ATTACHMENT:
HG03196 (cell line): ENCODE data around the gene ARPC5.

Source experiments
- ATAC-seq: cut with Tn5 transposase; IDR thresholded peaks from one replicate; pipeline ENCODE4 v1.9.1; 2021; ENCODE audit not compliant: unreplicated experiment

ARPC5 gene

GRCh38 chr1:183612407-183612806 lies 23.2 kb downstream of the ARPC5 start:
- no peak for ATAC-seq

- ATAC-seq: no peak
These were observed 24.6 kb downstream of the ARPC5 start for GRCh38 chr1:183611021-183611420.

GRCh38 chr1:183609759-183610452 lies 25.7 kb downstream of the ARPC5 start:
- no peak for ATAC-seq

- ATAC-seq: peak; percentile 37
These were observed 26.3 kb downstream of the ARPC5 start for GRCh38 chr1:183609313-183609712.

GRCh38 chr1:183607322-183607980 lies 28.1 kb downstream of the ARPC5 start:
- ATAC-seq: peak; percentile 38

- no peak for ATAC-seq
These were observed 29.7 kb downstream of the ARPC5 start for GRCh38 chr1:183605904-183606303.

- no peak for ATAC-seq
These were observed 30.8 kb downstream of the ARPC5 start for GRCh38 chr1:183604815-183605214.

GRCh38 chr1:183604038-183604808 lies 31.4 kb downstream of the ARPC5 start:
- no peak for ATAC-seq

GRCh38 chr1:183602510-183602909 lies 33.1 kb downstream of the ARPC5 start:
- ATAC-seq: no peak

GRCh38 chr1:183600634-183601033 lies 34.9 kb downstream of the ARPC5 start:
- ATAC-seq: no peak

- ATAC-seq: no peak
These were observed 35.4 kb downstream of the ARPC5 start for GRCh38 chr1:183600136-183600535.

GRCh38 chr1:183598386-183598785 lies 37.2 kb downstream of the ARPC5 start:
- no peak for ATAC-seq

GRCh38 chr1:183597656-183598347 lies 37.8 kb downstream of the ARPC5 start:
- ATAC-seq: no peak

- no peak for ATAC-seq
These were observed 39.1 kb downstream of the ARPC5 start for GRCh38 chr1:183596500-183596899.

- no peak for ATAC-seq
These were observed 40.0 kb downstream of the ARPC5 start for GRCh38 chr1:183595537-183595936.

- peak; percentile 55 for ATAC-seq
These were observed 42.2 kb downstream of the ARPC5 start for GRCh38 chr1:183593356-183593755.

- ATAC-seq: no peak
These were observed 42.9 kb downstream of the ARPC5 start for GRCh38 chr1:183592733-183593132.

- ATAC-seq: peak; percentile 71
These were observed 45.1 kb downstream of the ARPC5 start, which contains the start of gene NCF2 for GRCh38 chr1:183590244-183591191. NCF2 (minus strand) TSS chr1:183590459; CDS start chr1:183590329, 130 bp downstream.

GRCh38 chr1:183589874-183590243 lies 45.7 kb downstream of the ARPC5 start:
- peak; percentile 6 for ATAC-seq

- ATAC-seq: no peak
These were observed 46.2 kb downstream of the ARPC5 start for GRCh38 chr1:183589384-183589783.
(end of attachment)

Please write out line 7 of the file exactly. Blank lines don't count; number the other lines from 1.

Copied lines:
- ATAC-seq: no peak